This story ran in the Washington Post on July 5, 2000, and in the Los Angeles Times on July 6, 2000.  It was written by Tim Page, a graduate of E. O. Smith High School in Storrs.
 
NO 76 TROMBONES IN THIS PARADE
In Willimantic, Conn., All You Need to Be Able to Play Is a Radio
by Tim Page
Washington Post Staff Writer
 
WILLIMANTIC, Conn., July 4.
In some ways, it was similar to many of the other Independence Day celebrations that took place throughout the country today.
 
Flags flew proudly up and down the length of an old-fashioned Main Street.  Several hundred people participated in a big parade--old, young, on foot, in cars or waving from homemade floats--while a thousand or more spectators came to watch and cheer.  And stirring march music, composed by John Philip Sousa and other practitioners of the trade, provided a rhythmic and melodic impetus for the whole shebang.
 
And yet the 2000 Boombox Parade, which ran its course in this gritty, charismatic mill city this morning at 11, is unlike any such gathering in the country.  Its most immediately apparent distinction is the lack of a marching band--or for that matter, of any live music whatsoever.  Instead, participants bring their own radios and tune them to WILI-AM, which then provides a sort of soundtrack to the day's activities.  The two-thirds-of-a-mile procession thus takes place to the accompaniment of dozens, maybe hundreds of radios all playing the same tune.
 
"Canned" music for a real parade.
 
Photos With Bozo
 
Kathy Clark, a Section 8 subsidy coordinator for the Willimantic Housing Authority, came up with the idea for the Boombox Parade in 1986.  Funding for the arts had been cut throughout the United States and Willimantic was no longer able to support a high school marching band.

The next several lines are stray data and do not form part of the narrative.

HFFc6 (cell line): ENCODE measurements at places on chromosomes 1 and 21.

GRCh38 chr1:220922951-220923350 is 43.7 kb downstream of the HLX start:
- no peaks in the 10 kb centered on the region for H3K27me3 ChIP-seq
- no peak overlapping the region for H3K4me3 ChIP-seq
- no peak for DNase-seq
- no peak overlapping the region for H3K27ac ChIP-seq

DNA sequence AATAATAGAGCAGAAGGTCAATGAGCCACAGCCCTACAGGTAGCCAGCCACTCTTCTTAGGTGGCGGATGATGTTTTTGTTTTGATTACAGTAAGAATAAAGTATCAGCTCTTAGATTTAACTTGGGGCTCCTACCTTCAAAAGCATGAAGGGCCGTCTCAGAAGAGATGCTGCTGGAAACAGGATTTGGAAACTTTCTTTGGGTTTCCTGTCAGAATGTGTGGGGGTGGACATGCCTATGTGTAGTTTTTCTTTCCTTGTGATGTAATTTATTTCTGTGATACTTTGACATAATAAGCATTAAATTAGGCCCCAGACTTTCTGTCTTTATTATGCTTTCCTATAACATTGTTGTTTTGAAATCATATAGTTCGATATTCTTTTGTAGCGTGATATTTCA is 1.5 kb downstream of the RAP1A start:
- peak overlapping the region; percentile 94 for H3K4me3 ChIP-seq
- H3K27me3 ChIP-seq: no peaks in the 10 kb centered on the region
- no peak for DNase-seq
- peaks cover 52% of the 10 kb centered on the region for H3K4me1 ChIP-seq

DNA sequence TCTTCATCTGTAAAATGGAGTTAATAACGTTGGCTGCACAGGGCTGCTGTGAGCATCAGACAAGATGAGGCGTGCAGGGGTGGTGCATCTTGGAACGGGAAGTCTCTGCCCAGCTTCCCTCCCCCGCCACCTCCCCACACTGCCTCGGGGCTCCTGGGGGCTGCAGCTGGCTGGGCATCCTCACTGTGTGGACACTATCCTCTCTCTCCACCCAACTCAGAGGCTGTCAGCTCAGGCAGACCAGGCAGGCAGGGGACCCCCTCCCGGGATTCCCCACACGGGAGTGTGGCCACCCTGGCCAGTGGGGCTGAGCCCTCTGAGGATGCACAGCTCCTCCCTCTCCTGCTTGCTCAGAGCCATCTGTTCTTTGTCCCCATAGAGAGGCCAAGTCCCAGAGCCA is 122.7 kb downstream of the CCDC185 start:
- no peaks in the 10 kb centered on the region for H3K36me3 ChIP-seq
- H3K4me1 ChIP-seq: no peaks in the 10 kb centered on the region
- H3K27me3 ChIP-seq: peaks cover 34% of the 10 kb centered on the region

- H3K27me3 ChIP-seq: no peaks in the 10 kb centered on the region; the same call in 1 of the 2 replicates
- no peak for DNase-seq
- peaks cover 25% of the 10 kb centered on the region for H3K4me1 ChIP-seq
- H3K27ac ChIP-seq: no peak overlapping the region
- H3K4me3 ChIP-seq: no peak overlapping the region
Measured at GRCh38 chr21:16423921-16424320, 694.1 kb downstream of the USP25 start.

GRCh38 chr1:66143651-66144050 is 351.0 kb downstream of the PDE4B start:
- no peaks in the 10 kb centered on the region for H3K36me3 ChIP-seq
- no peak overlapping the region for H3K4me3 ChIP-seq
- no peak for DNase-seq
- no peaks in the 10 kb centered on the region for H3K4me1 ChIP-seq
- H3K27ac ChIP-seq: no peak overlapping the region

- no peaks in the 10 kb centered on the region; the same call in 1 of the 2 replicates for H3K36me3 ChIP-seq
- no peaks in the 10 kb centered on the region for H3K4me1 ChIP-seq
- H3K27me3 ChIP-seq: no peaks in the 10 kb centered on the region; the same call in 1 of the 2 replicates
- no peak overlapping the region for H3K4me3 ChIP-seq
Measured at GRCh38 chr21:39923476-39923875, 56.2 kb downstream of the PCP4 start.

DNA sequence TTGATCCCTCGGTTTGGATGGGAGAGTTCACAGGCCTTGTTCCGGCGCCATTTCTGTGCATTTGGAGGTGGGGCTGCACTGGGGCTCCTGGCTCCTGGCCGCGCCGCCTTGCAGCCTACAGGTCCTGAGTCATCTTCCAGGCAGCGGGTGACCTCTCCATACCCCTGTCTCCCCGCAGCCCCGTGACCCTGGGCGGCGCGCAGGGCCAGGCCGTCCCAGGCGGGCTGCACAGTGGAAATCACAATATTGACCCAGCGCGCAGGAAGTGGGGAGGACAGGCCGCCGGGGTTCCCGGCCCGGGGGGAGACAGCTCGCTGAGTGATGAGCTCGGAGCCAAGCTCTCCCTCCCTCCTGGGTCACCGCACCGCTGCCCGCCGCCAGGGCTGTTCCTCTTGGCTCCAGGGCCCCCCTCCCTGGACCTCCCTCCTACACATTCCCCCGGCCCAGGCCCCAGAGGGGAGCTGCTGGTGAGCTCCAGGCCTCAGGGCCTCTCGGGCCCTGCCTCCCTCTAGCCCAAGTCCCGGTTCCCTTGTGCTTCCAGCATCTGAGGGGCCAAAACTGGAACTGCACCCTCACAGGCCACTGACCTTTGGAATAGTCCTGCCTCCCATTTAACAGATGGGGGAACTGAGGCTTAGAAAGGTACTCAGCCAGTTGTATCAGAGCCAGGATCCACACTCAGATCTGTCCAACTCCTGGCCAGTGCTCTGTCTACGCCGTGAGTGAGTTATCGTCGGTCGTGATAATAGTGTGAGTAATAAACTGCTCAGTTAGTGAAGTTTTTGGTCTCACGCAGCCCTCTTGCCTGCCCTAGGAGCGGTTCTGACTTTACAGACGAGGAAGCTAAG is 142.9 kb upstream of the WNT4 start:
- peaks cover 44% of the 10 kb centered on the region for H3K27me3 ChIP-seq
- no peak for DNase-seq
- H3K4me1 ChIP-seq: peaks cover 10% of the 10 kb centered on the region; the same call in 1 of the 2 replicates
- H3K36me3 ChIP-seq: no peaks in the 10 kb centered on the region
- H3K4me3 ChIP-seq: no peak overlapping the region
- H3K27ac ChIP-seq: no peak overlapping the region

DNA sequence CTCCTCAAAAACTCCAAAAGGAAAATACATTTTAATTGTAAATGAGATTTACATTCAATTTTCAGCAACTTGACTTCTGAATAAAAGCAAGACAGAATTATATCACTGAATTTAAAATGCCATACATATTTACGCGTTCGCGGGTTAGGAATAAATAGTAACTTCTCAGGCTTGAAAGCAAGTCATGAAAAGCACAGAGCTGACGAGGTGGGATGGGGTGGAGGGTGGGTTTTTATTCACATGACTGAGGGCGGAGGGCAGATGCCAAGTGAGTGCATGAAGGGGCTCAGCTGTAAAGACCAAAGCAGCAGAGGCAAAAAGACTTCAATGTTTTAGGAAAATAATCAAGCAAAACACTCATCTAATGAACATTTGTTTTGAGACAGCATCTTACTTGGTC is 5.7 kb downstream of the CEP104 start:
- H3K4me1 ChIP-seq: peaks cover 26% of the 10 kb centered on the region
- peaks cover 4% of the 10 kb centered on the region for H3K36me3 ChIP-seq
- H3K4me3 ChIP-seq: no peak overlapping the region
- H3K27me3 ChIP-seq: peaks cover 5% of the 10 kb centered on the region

"I was drinking with some friends at the Victorian Lady," she said, referring to a popular restaurant in the middle of town, "and we came up with this crazy idea.  We agreed to get our friends involved, and then we took the idea to the radio station.  And I think they may have thought the idea was pretty weird, but they went with us.  We had only a few floats the first year, and not too many people.  But we kept coming back."
 
As it happened, the event was widely reported and greeted with some initial shock.  John Glasel, then the president of the Associated Musicians of Greater New York, issued a jovian statement calling the parade "grotesque."
 
"The Orwellian year of 1984 has come and gone and the predictions of 'Brave New World' are coming true," he wrote.
 
If so, on today's evidence, it's a fun new world.
 
Many would agree that the diminishment of arts funding is no good for anybody, let alone in a place such as blue-collar Willimantic.  And yet the Boombox parade is now more popular--and unquestionably more interesting--than many a "live" celebration.
 
Lynn Castelli, director of Arts in Action, an educational and presenting organization in Willimantic, applauds what she calls "a very artistic parade": "There is no sign-up, no structure.  Anybody can be in the parade.  There's no accreditation, no set message.  It's merely a reflection of the community.
 
For Wayne Norman, the WILI radio host who has been associated with the event from the beginning, the parade "captures the true spirit of Independence Day.  No matter who you are, you're welcome in our parade.  There's a mixture of historic pride, local politics, and a certain tongue-in-cheek quality that makes it all a little wild."
 
Westward along Main Street traveled representatives from the Light On The Hill Christian Fellowship, the Moose Lodge, the 4-H Club, the Green, Democratic and Republican parties and the Wild Women of Willimantic.  Several floats called for the preservation of Hosmer Mountain, an 82-acre enclave of open space reportedly being considered for development.